Interpreting GD&T 310 (1994)
This class explains important rules of GD&T and also describes how common features are specified in GD&T prints. This class references the 1994 standard. Includes an Interactive Lab.
Number of Lessons 20
- The Importance of ASME Y14.5M
- Key Terminology of GD&T
- Rule #1
- Rule #1: An Example
- Gaging for Rule #1
- Rule #2
- Virtual and Resultant Conditions
- Virtual and Resultant Conditions: Examples
- Projected Tolerance Zones
- The 3-2-1 Rule
- Datum Reference Frame Simulators
- Datum Selection Criteria
- Datum Targets
- Composite Tolerancing
- Statistical Tolerancing
- Dimensioning Radii
- Dimensioning Conical and Flat Tapers
- Dimensioning Threads and Gears
- Identify the most relevant GD&T documentation of the standard.
- Distinguish among key terms used to describe GD&T relationships.
- Define Rule #1.
- Describe how Rule #1 affects the tolerancing of a feature.
- Describe how Rule #1 affects the gaging of a feature.
- Define Rule #2.
- Define virtual condition.
- Define resultant condition.
- Identify the correct virtual condition formula for mating parts.
- Describe the characteristics of a projected tolerance zone.
- Explain how the 3-2-1 rule restricts the six degrees of freedom for a part.
- Define datum reference frame simulator.
- Describe how the feature control frame locates a part in the datum reference frame.
- Describe how datum targets affect the gaging of a part.
- Describe the characteristics of composite tolerancing.
- Describe how statistical tolerancing affects the gaging of a part.
- Distinguish between a radius dimension and a controlled radius.
- Distinguish between GD&T dimensioning rules for conical and for flat tapers.
- Distinguish between GD&T dimensioning rules for threads and for gears.
A rule that defines the minimum number of contact points necessary to properly locate a part within the datum reference frame. The primary datum requires three points, the secondary datum two points, and the tertiary datum one point.
actual mating envelope
A geometrically perfect shape that is a "best fit" around a feature. The AME is the smallest possible cylinder contacting a shaft at its highest points or the largest possible cylinder contacting a hole at its highest points.
The standard for geometric dimensioning and tolerancing published by the American Society of Mechanical Engineers (ASME). The 1994 revision is the most recent version of the standard.
An imaginary, perfectly straight line used to indicate measurements or positions. An axis runs through the center of a cylindrical object.
A measurement that describes the theoretical and perfect size, shape, or location of a feature.
A series of holes with centers equally positioned around the circumference of a larger imaginary circle. Bolt-hole patterns can be controlled with composite tolerancing.
Additional tolerance that applies to a feature as its size shifts from a stated material condition. Both MMC and LMC allow bonus tolerance.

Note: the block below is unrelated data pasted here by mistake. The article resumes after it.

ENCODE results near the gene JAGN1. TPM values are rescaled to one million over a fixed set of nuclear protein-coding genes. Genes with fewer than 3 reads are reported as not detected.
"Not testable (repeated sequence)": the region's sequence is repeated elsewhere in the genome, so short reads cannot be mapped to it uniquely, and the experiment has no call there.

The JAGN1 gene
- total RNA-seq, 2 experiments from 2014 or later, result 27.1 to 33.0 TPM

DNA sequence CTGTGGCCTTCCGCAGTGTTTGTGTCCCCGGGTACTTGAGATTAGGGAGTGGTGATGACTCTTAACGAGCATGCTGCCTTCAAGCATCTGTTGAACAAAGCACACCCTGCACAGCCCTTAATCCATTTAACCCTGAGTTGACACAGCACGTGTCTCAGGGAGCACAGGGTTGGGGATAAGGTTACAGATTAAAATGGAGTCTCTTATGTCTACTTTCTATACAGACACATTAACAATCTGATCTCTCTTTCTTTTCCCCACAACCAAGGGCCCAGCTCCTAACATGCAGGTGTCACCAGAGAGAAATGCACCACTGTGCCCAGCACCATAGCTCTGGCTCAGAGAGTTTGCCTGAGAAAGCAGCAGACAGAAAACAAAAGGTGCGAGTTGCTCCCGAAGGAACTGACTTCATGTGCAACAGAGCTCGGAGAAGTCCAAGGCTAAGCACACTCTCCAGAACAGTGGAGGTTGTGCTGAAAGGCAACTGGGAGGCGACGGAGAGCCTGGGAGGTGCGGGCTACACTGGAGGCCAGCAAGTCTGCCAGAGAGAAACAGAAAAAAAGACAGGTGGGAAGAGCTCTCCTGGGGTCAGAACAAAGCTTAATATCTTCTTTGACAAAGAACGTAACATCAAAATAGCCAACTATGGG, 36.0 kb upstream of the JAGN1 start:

Cartesian coordinate system
A positioning system that uses three linear axes perpendicular to each other to locate positions in three-dimensional space. The three axes in the Cartesian coordinate system are the X-axis, Y-axis, and Z-axis.
A part that has been made by melting the material, pouring it into a mold or cavity, and removing the part after it has cooled and solidified. Metal castings tend to have rough surfaces.
A single imaginary point located in the center and equally distant from the exterior of a circular feature.
A two-dimensional geometric tolerance that controls how much a feature can deviate from a perfect circle.
A combination of more than one geometric tolerance applied to the same feature. Composite tolerancing is used with position or profile tolerances and is applied with a multi-segment feature control frame.
A cylindrical feature that gradually changes from a larger diameter to a smaller diameter at a constant ratio.
A three-dimensional geometric tolerance that controls how much a feature can deviate from a perfect tapered cone.
A radius that yields a circle, arc, or sphere with no flat sections or reversals.
A three-dimensional geometric tolerance that controls how much a feature can deviate from a perfect cylinder.
datum feature symbol
A GD&T symbol in a print indicating a part feature that acts as a datum feature and that contacts a datum reference frame simulator.
datum reference frame
Three imaginary planes perpendicular to one another that are mapped onto the part and provide an anchor for relating part features to each other.
datum reference frame simulator
A gaging surface, machine component, or other device that establishes a datum plane in the datum reference frame. These devices adhere to gaging tolerances and act as a reasonable substitute for the datum reference frame.
A GD&T symbol in a print indicating the size, shape, and location for a matching gaging point, line, or surface that is used to position the part in the datum reference frame. Datum targets are most often used with rough or irregular parts.
feature control frame
A series of compartments containing symbols and values that describe the geometric tolerance of a feature. The order and purpose of these compartments follow a consistent standard.
feature of size
A cylindrical surface, spherical surface, or two opposed parallel elements or surfaces that can be associated with a size dimension.
feature without size
A feature that cannot be associated with a size dimension. A single flat surface is a feature without size.